Portable internet

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28 Sep 2018 11:20 #1 by mort
mort created the topic: Portable internet
Hi All,
I came across this while looking for some thing else.
The price and features make it very attractive, I would think better and cheaper than HF radio or sat phone.
Here is the link.
www.rvwifi.com.au/
Martyn

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28 Sep 2018 14:57 #2 by Alister McBride
Alister McBride replied the topic: Portable internet
Wouldn't it be a completely different use to HF or Sat phone? it really only works where your mobile phone works so HF or Sat are still necessary for emergencies in the middle of nowhere i would have thought...? Not a bad gadget though, has some benefits for those who's thumbs have rsi! ;)

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28 Sep 2018 18:02 #3 by Holmz
Holmz replied the topic: Portable internet

mort wrote: Hi All,
I came across this while looking for some thing else.
The price and features make it very attractive, I would think better and cheaper than HF radio or sat phone.
Here is the link.
www.rvwifi.com.au/
Martyn


Mort,
As Alister pointed out that is totally NOT what you want.

What you do want is what they use in the 'communities' which is more like a VSAT dish and modem.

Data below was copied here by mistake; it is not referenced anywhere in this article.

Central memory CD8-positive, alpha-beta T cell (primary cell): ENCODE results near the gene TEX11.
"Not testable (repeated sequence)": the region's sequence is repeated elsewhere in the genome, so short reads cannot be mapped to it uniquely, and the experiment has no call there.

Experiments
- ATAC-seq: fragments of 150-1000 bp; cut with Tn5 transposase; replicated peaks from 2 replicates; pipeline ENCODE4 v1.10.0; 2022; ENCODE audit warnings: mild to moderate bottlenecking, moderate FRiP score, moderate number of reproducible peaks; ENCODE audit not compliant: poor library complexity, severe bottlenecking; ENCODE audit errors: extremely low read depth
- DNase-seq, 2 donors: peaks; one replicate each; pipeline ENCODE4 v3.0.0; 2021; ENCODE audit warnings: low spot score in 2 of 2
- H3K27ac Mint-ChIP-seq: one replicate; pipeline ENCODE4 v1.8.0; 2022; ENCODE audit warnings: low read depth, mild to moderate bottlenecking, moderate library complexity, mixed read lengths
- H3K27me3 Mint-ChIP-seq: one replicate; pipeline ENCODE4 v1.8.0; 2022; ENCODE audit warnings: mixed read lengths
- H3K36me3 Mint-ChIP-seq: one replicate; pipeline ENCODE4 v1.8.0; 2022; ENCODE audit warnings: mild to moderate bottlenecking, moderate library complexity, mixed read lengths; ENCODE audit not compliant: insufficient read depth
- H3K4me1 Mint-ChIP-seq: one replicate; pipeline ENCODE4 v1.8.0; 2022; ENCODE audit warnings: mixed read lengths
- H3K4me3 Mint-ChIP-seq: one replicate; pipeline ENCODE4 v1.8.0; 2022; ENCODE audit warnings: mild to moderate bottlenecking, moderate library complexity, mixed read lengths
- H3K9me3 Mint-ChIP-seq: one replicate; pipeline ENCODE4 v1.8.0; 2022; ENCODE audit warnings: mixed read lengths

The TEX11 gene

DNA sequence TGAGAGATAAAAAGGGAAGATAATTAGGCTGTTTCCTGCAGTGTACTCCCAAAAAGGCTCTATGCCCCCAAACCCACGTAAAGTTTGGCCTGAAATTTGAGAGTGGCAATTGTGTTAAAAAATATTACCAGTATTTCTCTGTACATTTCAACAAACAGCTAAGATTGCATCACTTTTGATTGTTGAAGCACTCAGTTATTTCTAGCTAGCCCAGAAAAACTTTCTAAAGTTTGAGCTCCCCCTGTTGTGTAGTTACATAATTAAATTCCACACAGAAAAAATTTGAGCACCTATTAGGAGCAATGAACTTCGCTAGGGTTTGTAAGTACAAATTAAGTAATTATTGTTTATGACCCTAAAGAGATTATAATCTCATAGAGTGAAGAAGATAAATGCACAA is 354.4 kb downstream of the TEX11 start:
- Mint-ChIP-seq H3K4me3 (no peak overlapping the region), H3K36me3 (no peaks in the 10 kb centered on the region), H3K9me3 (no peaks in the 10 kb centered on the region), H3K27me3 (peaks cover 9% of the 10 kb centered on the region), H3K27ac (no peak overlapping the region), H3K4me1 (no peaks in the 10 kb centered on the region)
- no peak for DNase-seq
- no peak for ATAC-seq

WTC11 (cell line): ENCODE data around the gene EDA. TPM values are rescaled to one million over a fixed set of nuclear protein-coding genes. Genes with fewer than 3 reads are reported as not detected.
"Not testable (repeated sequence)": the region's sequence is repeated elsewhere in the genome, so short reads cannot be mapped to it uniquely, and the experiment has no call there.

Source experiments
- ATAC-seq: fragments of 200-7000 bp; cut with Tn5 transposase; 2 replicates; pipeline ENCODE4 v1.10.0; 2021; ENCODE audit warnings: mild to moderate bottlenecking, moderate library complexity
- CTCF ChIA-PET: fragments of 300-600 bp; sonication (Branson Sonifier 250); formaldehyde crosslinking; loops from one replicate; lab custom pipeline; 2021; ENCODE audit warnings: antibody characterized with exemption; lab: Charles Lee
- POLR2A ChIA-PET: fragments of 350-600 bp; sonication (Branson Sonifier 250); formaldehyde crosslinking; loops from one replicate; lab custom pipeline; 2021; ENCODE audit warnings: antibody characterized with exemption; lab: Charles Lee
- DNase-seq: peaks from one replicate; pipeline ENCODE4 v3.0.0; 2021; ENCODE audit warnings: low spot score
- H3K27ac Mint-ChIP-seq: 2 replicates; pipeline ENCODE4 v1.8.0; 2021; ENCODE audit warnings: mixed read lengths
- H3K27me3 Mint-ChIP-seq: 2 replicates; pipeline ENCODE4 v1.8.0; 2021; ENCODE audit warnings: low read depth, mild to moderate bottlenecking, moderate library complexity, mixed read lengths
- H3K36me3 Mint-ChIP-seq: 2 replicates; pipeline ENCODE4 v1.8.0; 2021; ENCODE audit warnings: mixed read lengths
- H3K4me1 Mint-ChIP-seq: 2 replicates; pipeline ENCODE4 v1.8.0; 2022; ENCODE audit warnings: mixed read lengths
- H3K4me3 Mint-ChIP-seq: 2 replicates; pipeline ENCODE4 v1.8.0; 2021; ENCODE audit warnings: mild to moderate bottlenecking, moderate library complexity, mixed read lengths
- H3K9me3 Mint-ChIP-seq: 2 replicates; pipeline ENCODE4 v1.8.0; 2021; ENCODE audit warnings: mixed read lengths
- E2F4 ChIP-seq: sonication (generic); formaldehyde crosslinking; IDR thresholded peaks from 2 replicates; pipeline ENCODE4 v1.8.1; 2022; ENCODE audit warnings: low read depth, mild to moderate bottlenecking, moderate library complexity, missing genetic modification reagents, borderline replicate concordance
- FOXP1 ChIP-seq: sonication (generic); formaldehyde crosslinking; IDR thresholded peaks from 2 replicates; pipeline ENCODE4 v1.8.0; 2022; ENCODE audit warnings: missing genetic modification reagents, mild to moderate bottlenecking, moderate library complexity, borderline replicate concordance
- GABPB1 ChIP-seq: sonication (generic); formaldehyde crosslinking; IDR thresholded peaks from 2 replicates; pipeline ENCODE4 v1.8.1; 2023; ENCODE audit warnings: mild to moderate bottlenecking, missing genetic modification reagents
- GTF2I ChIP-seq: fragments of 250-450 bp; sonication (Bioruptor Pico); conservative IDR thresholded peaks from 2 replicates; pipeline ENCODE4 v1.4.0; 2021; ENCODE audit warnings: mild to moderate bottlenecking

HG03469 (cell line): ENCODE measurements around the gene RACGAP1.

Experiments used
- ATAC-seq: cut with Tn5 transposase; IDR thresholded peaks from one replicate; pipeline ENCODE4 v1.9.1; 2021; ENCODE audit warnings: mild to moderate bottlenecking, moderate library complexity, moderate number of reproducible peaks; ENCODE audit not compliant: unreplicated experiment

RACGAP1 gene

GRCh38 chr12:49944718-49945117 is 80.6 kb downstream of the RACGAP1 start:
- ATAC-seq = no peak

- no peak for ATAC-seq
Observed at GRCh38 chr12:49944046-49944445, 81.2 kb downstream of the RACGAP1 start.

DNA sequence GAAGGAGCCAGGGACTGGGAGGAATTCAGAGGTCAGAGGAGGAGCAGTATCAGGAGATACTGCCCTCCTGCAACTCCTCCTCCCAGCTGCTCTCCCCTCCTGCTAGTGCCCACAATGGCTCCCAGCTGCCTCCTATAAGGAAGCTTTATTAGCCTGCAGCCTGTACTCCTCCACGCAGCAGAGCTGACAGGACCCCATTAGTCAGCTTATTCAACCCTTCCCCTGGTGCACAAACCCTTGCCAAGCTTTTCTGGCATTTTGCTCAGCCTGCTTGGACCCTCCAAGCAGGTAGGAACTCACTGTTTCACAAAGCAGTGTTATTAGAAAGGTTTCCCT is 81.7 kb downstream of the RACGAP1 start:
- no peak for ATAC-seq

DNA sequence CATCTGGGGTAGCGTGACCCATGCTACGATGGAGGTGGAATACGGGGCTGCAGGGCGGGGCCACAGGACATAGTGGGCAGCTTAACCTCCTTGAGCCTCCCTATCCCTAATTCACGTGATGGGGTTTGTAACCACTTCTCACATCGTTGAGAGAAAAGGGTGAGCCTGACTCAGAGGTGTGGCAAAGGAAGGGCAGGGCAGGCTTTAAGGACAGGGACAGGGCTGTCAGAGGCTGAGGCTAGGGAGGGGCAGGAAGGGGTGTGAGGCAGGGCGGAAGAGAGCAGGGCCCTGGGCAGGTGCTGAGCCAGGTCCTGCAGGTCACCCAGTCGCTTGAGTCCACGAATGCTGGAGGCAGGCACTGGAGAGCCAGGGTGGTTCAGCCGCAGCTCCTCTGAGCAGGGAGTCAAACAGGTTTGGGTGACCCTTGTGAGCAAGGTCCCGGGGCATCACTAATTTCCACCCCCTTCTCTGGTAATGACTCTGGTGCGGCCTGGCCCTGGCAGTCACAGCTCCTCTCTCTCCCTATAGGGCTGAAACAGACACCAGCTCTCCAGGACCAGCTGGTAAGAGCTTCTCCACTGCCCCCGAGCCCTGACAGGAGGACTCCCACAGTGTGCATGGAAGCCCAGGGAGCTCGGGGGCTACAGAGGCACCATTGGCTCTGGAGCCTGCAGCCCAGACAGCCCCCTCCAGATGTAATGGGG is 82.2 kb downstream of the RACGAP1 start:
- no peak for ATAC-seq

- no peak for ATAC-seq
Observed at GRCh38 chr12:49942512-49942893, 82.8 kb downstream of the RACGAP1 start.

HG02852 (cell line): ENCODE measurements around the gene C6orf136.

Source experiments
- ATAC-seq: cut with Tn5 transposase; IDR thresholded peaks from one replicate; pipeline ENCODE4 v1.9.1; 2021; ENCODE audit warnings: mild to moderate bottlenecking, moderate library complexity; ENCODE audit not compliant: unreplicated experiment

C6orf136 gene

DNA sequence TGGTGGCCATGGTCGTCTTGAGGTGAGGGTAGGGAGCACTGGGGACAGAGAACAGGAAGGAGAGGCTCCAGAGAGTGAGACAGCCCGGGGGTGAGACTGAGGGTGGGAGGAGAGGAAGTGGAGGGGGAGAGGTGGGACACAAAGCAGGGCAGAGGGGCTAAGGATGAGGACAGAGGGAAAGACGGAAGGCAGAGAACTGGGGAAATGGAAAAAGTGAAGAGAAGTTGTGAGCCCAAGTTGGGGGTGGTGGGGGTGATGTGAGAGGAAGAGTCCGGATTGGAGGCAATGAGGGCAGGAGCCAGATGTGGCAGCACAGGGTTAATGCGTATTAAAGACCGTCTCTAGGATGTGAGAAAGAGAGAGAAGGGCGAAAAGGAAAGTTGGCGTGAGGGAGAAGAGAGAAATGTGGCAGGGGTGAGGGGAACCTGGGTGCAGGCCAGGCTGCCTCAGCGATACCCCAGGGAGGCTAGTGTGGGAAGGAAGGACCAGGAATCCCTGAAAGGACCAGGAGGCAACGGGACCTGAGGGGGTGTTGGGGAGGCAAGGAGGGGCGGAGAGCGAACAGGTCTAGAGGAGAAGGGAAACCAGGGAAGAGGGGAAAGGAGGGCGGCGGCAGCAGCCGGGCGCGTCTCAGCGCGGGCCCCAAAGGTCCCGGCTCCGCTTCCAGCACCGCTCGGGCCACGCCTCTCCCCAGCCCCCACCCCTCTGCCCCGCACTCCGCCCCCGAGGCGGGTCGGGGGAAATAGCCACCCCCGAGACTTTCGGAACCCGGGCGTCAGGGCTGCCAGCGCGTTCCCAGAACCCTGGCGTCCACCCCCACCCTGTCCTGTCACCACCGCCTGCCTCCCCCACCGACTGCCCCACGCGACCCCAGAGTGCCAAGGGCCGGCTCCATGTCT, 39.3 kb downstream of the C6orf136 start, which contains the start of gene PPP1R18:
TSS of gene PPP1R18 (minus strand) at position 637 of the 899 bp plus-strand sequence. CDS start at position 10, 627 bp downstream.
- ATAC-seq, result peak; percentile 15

The upwards link is SFA, but the downwards is decent... Not like SBS on demand or netflix, but enough.

I think it is satellite internet...
https://nbn.skymesh.net.au/sky-muster-gen-nbn/?keyword=Satellite%20Internet&gclid=EAIaIQobChMI7vit2rjd3QIVz7rACh3BSgc5EAAYAiAAEgKTOvD_BwEhttps://nbn.skymesh.net.au/sky-muster-gen-nbn/?keyword=Satellite%20Internet&gclid=EAIaIQobChMI7vit2rjd3QIVz7rACh3BSgc5EAAYAiAAEgKTOvD_BwE

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29 Sep 2018 10:57 - 29 Sep 2018 11:04 #4 by Dean and Kaye Howells
Dean and Kaye Howells replied the topic: Portable internet

Holmz wrote:
Mort,
As Alister pointed out that is totally NOT what you want.


Not necessarily, it all depends on what you're trying to achieve.

As Alistair points out the RV WiFi is a Telstra NextG (3G-850MHz)/4G box, basically a re packaged mobile phone hot spot. They're known as fixed wireless terminals (FWT) and have been around for at least 10 years. I used to install them for Telstra and they're a pretty good product but not an alternative to a Sat Phone or HF radio but they are a very good product delivering mobile comms in the bush.

I've had one of these FWT's in the Oka for several years now.

Ericsson W25

With an external directional antenna under ideal conditions I've had an effective range of 100 Km using this unit. This particular FWT is a Telstra NextG (3G-850MHz) device that gives a phone/fax and data service with 802.11 Wi Fi, 4 ethernet ports and 2 USB ports for network storage/usb stick or printer. It runs on 10-24 volts and has it's own back up battery.

Whilst it doesn't offer the coverage of satellite it is considerably cheaper and simple to use and as most remote 'communities' have their own Telstra 3G hot spot there is substantial coverage in the outback. With an external dipole whip antenna coverage is very good. eg. I had coverage in the valley at Granny Flat last year.

Another FWT unit I've tried is the Volophone

VoloFone

More bare bones than the Ericcson W25 with phone, data and WiFi it offers text services as well.